After falling to an all-time low earlier this week, the Indian rupee finished August with its worst month since 1992.
Investors reacted to concerns of the deepening economic slowdown, as oil prices surged and uncertainty over the crisis in Syria rippled throughout the region.
Growth on the quarter slowed to its weakest since 2009, increasing pressure on Prime Minister Manmohan Singh to take more drastic measures to turn around the slide of Asia's third-largest economy.
Singh defended his economic record, saying just hours before the release of the quarterly GDP numbers that "the fundamentals of the Indian economy continue to be strong," despite "a difficult economic situation."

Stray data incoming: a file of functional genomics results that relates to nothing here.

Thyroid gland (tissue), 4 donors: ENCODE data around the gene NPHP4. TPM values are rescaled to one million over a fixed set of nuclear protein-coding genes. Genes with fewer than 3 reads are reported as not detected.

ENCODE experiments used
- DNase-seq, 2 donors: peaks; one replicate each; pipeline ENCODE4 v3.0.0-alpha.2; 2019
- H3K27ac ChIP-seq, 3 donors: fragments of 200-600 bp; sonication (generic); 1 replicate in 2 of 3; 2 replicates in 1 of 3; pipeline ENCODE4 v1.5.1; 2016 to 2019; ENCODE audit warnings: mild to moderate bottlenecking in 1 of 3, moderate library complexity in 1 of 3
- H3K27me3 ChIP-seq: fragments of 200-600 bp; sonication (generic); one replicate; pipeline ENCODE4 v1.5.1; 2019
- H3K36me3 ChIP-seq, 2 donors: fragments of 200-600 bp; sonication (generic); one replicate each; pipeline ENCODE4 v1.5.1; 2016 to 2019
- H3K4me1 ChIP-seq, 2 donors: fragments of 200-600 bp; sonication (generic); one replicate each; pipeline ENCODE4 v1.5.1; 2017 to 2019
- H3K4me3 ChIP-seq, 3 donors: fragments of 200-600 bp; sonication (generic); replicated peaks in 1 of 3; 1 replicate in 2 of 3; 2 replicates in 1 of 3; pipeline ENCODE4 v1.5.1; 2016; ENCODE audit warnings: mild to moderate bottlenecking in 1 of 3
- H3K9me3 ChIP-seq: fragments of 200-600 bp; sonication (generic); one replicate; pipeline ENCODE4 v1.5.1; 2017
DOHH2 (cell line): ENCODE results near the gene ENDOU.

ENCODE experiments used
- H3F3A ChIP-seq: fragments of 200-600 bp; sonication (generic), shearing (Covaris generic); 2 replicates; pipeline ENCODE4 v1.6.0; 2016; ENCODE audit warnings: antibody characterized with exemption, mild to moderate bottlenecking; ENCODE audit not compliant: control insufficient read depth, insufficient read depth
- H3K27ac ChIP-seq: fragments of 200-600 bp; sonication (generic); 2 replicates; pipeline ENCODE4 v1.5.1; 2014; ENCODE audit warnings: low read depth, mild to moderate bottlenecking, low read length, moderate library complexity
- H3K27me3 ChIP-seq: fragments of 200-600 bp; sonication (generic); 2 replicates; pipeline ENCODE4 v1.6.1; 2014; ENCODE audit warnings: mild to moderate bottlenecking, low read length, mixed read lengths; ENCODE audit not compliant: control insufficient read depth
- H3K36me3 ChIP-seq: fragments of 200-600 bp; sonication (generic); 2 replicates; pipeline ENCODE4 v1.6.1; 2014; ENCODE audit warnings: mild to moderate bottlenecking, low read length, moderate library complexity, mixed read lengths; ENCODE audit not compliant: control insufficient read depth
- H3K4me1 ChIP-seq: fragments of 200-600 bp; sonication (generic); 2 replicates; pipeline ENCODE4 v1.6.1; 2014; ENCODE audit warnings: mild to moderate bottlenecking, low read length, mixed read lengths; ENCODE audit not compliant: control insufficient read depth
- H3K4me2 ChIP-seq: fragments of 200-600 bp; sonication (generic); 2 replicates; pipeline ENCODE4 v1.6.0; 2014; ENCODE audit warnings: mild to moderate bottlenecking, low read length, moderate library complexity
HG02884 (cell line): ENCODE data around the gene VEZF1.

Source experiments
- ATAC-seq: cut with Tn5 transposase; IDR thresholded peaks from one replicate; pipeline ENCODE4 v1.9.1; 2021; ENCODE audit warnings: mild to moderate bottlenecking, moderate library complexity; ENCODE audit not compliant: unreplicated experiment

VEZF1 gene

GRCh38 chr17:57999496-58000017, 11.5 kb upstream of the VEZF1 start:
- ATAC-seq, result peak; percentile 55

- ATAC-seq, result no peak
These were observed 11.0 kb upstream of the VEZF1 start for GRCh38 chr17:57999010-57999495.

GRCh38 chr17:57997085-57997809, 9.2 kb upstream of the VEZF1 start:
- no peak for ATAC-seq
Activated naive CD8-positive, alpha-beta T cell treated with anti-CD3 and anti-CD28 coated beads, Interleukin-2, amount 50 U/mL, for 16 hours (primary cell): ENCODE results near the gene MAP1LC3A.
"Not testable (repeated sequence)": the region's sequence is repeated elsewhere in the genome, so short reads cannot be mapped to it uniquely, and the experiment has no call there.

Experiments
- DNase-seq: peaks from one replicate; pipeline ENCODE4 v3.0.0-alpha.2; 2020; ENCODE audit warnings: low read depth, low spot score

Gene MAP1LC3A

Last year, the parliament lifted restrictions on direct foreign investment, but economists say the country needs to implement even greater structural reforms to jumpstart growth.
“The government is going to struggle to turn around the economy until it gets the deficit, consumer-price inflation and the exchange rate under control,” said Prasanna Ananthasubramanian, an economist at ICICI Securities Primary Dealership Ltd. in Mumbai. “This may take some time, and growth is at risk in the meantime.”